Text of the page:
The Half-Truth, a Little of the Truth and a Lot of Stuff Besides the Truth
Sometimes facts can be disinformation. Taken out of context, a quote, a number, a statement or a picture can be deceiving, while factually correct. Lies work more effectively, when they are supported by something factual; something real, something true.
A picture, published by the pro-Kremlin disinformation outlet Sputnik, is a good example of this. Two smiling young men, in front of the burning Notre Dame. The picture itself has been discussed – doctored or not? Sputnik reassures that it is an authentic picture of two young students at the scene, and states that they "did not attract the attention of our correspondent neither during the photo shoot, nor when the photo was published".
Funny, did the photographer shoot only one frame? Didn't Sputnik have any other choice, than to publish this very picture? As Kremlin Propagandiste Extraordinaire Dmitriy Kiselyov would say: "A coincidence? I don't think so!"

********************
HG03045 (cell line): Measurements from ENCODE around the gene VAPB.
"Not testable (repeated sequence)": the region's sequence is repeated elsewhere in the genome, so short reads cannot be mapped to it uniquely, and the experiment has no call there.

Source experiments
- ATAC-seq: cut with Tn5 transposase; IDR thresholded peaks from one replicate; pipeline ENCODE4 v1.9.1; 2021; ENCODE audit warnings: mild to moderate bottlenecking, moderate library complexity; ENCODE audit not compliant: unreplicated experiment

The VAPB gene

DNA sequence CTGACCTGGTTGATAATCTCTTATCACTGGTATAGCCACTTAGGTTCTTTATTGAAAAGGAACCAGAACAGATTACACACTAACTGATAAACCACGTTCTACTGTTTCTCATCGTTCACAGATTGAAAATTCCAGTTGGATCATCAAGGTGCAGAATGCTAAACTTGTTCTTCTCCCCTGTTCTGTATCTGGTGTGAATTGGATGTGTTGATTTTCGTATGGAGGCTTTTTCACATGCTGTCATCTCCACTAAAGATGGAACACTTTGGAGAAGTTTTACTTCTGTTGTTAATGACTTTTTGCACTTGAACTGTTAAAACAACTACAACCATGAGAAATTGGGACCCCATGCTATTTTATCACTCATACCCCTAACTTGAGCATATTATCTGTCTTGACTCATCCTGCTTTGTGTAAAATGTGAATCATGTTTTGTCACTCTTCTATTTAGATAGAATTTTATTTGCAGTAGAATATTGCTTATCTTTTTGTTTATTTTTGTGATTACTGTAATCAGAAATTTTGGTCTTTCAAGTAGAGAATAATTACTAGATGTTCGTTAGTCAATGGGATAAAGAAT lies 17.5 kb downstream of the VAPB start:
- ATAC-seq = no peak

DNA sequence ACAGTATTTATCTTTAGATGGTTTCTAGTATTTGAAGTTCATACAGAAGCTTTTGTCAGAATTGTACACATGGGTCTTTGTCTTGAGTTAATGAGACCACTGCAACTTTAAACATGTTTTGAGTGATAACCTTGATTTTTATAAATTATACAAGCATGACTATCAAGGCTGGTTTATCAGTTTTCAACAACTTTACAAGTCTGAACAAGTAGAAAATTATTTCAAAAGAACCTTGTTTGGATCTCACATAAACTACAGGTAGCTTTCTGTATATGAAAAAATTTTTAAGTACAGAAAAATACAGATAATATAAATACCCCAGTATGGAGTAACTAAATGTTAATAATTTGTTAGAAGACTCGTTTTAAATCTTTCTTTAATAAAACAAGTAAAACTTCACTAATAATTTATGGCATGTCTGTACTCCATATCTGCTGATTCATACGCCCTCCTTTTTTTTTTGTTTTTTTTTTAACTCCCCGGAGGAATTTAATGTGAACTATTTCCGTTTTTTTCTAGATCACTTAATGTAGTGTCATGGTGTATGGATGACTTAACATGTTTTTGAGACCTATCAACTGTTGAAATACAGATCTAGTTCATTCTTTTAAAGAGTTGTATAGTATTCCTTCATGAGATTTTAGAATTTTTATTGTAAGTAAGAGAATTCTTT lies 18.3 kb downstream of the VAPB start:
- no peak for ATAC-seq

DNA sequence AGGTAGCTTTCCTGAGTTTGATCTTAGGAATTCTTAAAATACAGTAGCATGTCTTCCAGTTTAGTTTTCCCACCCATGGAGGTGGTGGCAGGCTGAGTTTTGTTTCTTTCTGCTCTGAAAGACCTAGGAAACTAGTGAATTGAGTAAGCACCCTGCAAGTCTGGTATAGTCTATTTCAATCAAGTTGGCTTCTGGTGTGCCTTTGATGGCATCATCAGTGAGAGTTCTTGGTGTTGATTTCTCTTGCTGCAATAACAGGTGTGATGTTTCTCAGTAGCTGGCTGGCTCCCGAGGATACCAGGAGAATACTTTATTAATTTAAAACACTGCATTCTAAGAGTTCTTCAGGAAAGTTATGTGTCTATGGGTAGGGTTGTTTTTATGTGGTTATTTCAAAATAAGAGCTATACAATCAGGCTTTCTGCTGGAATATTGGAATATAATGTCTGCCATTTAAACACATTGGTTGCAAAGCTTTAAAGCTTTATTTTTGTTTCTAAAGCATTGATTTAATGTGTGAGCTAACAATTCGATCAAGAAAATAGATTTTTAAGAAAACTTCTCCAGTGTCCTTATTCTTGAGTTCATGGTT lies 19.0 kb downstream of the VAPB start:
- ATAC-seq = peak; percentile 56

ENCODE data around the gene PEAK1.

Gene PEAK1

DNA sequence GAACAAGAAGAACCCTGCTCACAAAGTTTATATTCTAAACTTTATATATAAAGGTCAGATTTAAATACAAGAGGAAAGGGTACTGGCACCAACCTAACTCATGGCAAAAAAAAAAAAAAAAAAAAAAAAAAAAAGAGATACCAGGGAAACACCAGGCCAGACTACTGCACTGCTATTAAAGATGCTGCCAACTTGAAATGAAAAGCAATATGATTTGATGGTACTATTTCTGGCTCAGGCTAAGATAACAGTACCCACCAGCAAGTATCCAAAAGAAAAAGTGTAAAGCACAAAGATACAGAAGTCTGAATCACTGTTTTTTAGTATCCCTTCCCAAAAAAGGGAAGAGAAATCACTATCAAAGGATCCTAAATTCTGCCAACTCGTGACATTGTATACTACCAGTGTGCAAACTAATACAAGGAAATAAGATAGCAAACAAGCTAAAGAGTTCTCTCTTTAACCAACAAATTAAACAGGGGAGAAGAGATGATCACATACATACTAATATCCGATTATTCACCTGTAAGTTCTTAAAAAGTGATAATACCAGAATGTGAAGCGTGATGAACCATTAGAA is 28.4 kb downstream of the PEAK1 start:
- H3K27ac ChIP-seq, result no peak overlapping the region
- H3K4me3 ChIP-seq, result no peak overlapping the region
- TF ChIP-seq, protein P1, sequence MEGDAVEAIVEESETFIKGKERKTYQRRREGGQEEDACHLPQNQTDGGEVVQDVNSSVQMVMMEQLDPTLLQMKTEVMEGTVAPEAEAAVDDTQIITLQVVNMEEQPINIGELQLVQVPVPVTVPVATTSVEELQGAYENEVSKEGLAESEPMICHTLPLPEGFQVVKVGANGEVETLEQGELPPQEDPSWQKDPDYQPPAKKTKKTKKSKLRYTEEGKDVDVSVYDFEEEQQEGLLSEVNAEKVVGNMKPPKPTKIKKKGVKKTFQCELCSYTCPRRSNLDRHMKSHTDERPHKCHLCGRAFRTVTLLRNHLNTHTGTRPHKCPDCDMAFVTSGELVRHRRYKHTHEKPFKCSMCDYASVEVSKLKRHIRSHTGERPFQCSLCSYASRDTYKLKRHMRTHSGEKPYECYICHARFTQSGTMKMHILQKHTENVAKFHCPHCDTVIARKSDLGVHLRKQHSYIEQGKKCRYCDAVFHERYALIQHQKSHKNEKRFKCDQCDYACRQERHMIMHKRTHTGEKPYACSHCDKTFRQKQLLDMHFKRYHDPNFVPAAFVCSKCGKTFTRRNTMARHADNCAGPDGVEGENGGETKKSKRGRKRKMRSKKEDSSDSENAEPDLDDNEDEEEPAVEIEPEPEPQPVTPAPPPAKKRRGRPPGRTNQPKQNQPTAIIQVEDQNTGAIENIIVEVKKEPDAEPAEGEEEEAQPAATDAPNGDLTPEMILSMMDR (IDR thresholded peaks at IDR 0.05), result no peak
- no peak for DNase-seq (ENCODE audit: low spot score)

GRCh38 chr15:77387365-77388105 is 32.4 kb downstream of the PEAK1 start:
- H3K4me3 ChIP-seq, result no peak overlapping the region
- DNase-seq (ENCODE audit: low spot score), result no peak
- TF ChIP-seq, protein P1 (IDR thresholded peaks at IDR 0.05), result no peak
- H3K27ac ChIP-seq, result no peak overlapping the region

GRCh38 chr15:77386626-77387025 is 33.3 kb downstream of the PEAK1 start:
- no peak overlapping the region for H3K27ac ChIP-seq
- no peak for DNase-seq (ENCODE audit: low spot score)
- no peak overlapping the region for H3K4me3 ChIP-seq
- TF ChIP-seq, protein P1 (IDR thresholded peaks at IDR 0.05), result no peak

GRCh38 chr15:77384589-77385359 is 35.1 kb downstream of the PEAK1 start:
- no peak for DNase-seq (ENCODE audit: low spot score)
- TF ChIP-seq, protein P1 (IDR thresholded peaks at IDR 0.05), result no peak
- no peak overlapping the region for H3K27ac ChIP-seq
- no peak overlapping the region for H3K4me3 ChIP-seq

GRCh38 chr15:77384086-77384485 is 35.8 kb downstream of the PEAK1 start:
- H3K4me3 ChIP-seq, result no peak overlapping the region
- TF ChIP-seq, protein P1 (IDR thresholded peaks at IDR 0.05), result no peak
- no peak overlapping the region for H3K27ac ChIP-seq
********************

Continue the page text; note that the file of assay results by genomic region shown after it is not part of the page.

Of course, the reality is that this picture was carefully selected among dozens, even hundreds of frames shot by Sputnik's photographers. Because this one suited Sputnik’s narrative. And Sputnik didn't then have to instruct the trolls – they knew how to use the photo.
Half-Truths and Full Lies
The French news agency AFP performed an investigation on the story of the picture. It was picked up by far right American and French sites and used to "prove" the Muslims' reaction to the fire. The two young men in the picture describe to AFP how they in a few hours became the target of international racism.